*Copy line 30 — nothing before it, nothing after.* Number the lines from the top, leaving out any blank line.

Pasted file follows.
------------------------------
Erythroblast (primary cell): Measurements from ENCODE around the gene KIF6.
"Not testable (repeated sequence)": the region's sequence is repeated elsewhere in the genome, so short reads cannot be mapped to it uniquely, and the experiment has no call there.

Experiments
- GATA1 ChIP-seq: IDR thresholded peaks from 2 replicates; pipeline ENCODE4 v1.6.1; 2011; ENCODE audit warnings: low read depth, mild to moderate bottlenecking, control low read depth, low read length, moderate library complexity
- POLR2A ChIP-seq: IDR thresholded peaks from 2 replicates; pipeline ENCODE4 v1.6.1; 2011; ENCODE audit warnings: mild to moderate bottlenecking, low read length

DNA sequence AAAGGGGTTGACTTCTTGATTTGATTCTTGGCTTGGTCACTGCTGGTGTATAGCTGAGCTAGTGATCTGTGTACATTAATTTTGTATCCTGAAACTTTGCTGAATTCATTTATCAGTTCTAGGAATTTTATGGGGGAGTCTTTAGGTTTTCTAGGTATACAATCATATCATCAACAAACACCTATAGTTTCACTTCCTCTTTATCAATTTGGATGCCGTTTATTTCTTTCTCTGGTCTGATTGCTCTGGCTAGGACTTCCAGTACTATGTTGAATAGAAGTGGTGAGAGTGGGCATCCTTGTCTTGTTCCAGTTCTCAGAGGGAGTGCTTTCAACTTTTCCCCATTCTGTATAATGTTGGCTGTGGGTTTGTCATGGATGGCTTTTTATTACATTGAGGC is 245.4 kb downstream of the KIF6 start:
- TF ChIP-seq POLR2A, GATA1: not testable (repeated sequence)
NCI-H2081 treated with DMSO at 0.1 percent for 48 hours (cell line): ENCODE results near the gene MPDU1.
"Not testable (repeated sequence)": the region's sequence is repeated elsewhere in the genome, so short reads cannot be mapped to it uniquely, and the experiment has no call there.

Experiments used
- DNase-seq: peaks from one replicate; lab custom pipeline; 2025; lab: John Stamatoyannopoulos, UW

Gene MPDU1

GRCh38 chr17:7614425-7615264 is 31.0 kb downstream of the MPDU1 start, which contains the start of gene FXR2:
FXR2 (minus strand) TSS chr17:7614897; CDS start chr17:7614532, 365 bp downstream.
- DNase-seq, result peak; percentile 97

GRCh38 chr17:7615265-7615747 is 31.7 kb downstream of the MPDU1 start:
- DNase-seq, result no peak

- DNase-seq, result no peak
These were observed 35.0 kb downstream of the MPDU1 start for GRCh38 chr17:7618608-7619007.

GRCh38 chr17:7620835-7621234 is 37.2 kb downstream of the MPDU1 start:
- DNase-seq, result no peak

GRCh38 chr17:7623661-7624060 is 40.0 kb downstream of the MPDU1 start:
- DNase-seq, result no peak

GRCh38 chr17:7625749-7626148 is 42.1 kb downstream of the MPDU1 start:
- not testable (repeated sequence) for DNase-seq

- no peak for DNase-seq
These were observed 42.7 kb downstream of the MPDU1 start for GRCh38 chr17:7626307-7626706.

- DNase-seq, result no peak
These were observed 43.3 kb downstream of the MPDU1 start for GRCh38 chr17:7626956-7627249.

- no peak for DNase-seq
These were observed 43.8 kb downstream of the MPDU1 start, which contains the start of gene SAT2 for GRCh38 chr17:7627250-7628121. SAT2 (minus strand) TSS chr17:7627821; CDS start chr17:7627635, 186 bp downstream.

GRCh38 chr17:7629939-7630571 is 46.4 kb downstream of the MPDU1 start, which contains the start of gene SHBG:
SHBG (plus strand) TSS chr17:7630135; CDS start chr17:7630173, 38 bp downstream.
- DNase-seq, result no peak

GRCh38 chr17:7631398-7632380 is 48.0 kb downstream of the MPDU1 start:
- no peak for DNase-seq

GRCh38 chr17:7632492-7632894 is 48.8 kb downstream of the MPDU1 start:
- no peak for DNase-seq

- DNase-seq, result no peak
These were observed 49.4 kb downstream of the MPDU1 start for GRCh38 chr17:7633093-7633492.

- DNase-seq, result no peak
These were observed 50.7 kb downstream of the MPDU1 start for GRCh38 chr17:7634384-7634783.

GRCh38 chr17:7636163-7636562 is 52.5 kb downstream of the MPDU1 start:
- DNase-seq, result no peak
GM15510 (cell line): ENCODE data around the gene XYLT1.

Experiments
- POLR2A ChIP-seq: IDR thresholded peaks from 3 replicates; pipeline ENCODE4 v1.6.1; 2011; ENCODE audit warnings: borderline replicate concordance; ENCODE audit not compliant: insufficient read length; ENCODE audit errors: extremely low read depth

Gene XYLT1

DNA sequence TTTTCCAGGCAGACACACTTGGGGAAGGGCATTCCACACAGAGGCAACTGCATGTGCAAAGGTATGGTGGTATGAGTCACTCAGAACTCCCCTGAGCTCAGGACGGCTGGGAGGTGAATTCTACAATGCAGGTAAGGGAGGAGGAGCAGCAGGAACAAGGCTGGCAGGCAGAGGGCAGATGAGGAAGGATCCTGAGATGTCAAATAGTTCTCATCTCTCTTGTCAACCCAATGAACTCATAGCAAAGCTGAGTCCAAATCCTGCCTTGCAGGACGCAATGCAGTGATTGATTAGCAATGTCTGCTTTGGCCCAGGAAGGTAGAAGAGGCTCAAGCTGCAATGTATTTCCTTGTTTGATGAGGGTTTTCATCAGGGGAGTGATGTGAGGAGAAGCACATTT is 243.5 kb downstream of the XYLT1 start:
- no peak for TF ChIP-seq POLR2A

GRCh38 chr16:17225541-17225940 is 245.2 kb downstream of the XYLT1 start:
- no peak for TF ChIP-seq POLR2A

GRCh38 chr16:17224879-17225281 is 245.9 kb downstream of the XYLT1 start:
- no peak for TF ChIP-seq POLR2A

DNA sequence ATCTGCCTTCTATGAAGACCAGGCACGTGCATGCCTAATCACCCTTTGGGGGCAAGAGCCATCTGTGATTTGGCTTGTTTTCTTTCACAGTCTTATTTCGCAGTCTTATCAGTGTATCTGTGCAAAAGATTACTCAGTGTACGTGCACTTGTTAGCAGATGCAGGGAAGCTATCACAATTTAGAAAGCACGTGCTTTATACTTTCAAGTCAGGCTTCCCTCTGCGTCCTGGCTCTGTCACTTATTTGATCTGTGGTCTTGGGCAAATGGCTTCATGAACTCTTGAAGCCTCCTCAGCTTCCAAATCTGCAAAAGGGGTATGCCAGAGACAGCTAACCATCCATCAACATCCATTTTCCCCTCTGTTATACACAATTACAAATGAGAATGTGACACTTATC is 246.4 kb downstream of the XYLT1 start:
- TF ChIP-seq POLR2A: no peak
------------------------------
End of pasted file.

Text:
- no peak for DNase-seq